As I relax in my favorite lounging spot having my memories massaged by the tunes of the ’40s to ’80s on “Willie’s Roadhouse,” I realize yet again that there are advantages to living in our time. This is the soundtrack of my youth. I worked, studied and loved with these works of populist poetry blasting from an AM receiver. Now, I can hear them again – in high fidelity, with no commercials. Not bad.
The Carter Family established the ballad tradition in country music. A.P. Carter made a career of reworking traditional ballads from the British Isles into modern format to meet the demands of recording and radio play. Many of these endure, and why not? They’ve been sanctified by time and proven by universal acclaim.
There’s always room for “new blood” in popular entertainment, and each generation has its stars. Some endure; others retreat into well-deserved obscurity, but there is always another people’s poet ready with “three chords and the truth,” in Harlan Howard’s immortal phrase. When I was very young, it was Hank Williams, “America’s first super star.” His grief-stricken laments described life on the emotional edge without false note or wasted word. When I was a young man, the torch had passed to the likes of Bob McDill and Kris Kristofferson. The former’s “ Rednecks, White Socks, and Blue Ribbon Beer,” and “What Are You Gonna Do With Good Ole Boys Like Me?” say more about the sociology of the sons of Ulster than a library of scholarly tomes. The latter’s “Sunday Morning Coming Down” evokes the rootlessness and angst of the hillbilly down from the hills with such force that it transcends the medium.
The recording event of the decade is the release of the “Mother’s Best Shows.” Back in ’51, Hank Williams recorded a series of radio shows that were presented as “live performances” to unwary listeners of WSM. These remarkable performances with all their banter and informality illustrate the hundred-proof potency of Hank’s voice with minimal instrumentation. Those too young to remember early morning radio can appreciate both the format and the blend of folksiness and raw emotive power that propelled Hank to stardom.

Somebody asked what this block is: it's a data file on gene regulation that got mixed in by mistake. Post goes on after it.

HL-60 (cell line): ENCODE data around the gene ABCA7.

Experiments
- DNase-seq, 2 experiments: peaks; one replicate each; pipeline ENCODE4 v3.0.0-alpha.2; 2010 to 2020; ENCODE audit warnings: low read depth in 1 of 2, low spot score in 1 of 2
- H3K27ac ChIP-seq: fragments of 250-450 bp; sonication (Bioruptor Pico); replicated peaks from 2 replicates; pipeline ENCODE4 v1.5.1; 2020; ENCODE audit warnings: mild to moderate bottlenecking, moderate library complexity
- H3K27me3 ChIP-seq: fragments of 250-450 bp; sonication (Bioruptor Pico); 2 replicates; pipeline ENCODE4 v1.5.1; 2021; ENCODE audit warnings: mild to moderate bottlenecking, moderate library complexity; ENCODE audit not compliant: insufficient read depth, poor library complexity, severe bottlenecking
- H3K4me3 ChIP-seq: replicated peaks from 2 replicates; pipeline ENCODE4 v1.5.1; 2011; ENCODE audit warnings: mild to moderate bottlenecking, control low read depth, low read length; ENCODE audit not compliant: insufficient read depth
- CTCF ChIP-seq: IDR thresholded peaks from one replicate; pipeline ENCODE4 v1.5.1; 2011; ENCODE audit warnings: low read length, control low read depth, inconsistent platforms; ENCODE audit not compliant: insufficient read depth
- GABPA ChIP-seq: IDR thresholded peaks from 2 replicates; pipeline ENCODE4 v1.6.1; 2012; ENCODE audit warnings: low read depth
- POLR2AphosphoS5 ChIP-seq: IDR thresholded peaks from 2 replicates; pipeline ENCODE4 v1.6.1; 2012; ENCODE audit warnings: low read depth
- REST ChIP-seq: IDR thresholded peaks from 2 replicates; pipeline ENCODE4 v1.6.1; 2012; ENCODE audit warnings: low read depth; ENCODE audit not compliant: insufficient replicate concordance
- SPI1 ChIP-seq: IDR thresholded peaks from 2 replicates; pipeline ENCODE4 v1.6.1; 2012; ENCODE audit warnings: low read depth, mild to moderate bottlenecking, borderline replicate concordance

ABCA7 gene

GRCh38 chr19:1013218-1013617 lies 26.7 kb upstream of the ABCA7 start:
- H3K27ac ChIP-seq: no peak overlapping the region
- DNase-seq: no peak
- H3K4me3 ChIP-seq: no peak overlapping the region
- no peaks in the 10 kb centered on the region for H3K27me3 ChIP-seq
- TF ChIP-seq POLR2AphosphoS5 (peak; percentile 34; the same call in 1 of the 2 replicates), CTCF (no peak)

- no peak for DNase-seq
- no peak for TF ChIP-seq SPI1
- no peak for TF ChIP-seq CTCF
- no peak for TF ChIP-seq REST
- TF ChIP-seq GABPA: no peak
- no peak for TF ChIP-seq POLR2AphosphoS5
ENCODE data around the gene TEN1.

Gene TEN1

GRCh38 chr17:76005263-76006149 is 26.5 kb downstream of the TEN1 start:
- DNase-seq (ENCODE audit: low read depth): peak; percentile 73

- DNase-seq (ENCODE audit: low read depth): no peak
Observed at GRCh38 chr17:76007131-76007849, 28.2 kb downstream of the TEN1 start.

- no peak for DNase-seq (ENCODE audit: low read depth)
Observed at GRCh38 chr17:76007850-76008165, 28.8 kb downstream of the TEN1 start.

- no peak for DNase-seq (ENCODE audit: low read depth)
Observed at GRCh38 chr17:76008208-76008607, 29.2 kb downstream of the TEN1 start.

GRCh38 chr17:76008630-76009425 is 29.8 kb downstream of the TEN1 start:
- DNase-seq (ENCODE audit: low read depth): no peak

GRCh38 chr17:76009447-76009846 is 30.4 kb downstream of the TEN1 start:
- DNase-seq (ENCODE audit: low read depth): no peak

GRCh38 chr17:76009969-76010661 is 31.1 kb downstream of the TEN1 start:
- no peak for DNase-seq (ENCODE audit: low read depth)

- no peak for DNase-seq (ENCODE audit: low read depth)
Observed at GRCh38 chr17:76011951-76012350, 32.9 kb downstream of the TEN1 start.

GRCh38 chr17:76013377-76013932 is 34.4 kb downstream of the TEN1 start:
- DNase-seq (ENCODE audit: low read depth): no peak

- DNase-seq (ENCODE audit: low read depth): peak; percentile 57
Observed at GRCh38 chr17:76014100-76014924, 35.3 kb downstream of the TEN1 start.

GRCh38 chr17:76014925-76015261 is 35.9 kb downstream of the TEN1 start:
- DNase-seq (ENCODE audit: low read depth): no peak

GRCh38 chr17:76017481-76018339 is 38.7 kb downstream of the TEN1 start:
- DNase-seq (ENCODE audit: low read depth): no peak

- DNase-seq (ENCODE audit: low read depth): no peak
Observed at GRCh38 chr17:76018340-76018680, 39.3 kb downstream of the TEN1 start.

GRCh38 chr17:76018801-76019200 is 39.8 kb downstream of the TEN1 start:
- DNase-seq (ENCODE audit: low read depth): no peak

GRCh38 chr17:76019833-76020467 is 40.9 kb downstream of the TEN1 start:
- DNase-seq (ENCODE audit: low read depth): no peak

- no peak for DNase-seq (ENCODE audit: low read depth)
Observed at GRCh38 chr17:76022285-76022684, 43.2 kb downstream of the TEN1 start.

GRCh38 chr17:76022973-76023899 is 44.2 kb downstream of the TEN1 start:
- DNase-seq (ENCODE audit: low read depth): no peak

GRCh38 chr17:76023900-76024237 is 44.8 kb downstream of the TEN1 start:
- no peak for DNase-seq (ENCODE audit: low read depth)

The informality of the Mother’s Best Shows makes me long for the local radio of my youth. Our kitchen and barn radios came to life each morning when WCPC signed on. We learned who had died, who was preaching a revival at what church, where the ball teams were playing, who was in the hospital (ah, the innocence of those pre-HIPAA days!), and what was on special at each local grocery store. Oh, yeah, we also got the latest pop-country hits from Johnny, Carl, Ray, George, Porter, et al. The station owners were Jimmie Rodgers and Carter Family enthusiasts, so we got occasional retrospectives on the “classics” and live performances from local talent on Sunday afternoons. The Mathis Brothers and their associates became a part of our lives, and “the radio” was part of our communal experience.
The fragmented “on demand” nature of modern entertainment allows each of us to seek his favorite at the time of his choosing, but the old community broadcasts gave us common experience and knowledge, fostered a sense of community, and, yes, made our lives richer. What does satellite radio do for us as a community?
It has become fashionable to yammer on about the “benefits of diversity,” as if it were a good thing. In biology, maybe, but a society’s health and cohesiveness depend on a common culture. Too much diversity can have a centrifugal effect. In the past, mass media provided that common cultural experience which afforded a certain “popular cultural canon,” as it were. Increasingly, there is no “mass media.” We’re all becoming islands, cut off from all but our self-chosen group.
Sirius XM? Yeah, it’s fun, but I’m glad I grew up with WCPC.
Sonny Scott is a Chickasaw County resident and a community columnist. Contact him at email@example.com.